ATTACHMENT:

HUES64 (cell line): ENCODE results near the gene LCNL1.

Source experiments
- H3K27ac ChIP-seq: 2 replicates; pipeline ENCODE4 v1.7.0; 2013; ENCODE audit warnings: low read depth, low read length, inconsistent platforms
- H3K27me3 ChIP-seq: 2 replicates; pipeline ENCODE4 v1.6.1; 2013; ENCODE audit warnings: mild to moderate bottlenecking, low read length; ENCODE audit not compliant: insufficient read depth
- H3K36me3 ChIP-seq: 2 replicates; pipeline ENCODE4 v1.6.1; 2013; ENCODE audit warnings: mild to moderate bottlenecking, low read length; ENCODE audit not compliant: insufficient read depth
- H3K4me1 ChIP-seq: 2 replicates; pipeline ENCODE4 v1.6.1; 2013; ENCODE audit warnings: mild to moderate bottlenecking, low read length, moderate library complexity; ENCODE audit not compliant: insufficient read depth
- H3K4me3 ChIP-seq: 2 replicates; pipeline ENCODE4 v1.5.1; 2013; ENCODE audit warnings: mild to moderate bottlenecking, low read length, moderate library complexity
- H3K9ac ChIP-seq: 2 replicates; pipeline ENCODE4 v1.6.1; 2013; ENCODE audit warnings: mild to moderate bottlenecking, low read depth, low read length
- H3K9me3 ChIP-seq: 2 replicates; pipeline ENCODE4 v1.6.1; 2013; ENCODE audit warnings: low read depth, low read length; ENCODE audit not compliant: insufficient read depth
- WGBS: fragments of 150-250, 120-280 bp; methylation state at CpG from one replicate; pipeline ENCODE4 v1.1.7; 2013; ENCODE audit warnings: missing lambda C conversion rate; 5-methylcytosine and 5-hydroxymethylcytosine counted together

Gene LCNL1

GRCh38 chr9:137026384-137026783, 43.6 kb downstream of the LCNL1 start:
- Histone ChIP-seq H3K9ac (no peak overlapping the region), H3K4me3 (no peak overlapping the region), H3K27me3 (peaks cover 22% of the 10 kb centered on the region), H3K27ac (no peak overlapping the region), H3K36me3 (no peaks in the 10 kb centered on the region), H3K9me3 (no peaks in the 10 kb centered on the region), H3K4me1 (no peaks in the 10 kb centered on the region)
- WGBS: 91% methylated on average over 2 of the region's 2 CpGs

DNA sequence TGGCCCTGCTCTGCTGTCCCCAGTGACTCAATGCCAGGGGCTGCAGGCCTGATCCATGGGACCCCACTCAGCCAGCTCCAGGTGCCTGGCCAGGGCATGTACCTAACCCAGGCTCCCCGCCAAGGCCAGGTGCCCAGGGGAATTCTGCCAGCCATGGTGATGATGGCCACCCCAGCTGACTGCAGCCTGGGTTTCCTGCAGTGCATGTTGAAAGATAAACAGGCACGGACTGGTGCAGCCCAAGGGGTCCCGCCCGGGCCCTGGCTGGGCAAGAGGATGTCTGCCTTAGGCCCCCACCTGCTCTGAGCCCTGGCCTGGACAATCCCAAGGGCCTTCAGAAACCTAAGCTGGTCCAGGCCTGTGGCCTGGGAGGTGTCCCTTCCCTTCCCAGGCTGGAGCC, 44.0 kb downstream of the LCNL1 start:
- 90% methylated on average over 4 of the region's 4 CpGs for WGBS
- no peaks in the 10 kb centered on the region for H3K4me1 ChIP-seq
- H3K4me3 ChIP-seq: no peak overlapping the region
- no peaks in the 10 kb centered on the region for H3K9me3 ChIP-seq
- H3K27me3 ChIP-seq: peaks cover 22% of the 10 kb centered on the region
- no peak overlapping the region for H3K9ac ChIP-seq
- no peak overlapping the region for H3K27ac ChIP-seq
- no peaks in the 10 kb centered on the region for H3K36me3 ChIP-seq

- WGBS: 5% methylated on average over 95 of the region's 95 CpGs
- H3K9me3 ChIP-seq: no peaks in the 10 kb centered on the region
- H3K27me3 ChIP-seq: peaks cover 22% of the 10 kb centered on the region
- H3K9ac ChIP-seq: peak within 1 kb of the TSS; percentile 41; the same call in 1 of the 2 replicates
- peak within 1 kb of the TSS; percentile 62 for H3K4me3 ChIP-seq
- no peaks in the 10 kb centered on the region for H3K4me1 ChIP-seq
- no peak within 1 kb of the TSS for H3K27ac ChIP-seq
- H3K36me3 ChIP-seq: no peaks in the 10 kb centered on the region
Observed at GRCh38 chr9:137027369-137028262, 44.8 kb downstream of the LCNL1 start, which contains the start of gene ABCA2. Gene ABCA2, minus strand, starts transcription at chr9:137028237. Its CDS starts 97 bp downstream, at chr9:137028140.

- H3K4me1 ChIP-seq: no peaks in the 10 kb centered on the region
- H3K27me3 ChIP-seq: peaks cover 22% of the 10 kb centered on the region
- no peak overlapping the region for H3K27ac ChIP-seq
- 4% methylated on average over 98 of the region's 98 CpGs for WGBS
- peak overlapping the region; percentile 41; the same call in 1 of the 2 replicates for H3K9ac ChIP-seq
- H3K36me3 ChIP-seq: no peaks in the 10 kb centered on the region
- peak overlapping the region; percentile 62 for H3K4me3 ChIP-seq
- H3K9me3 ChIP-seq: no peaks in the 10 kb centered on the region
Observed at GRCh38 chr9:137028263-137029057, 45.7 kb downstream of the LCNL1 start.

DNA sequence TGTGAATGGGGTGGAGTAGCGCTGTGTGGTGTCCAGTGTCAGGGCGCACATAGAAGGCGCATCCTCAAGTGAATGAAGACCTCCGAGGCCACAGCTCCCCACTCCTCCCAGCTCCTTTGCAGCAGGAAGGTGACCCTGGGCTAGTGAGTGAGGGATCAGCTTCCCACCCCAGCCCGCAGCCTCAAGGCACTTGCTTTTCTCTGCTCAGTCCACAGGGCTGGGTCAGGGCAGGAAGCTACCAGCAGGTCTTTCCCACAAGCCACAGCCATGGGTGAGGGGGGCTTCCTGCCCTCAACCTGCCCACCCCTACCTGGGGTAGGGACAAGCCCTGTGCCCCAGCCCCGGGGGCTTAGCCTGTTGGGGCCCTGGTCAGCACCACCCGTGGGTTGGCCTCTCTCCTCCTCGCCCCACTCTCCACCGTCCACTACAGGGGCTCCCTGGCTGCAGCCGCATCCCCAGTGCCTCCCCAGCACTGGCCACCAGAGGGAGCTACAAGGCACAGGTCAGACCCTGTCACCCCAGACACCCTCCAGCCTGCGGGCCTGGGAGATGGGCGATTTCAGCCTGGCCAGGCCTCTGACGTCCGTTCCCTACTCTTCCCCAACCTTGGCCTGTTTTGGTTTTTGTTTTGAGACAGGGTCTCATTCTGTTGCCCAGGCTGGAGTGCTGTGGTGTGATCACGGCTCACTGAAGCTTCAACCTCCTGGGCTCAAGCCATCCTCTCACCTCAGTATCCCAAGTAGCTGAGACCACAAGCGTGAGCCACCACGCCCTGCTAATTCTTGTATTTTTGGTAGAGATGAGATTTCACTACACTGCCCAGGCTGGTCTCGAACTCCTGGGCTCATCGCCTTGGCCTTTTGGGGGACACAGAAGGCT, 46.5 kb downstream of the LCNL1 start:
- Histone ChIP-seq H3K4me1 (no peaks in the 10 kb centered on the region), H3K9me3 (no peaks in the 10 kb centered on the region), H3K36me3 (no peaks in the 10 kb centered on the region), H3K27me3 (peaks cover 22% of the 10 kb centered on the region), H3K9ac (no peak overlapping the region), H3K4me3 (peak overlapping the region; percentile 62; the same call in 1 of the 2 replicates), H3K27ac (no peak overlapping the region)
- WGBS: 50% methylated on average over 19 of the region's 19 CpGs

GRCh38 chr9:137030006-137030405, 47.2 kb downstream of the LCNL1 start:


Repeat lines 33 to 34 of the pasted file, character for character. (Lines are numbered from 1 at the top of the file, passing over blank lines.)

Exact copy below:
- H3K4me1 ChIP-seq: no peaks in the 10 kb centered on the region
- H3K27me3 ChIP-seq: peaks cover 22% of the 10 kb centered on the region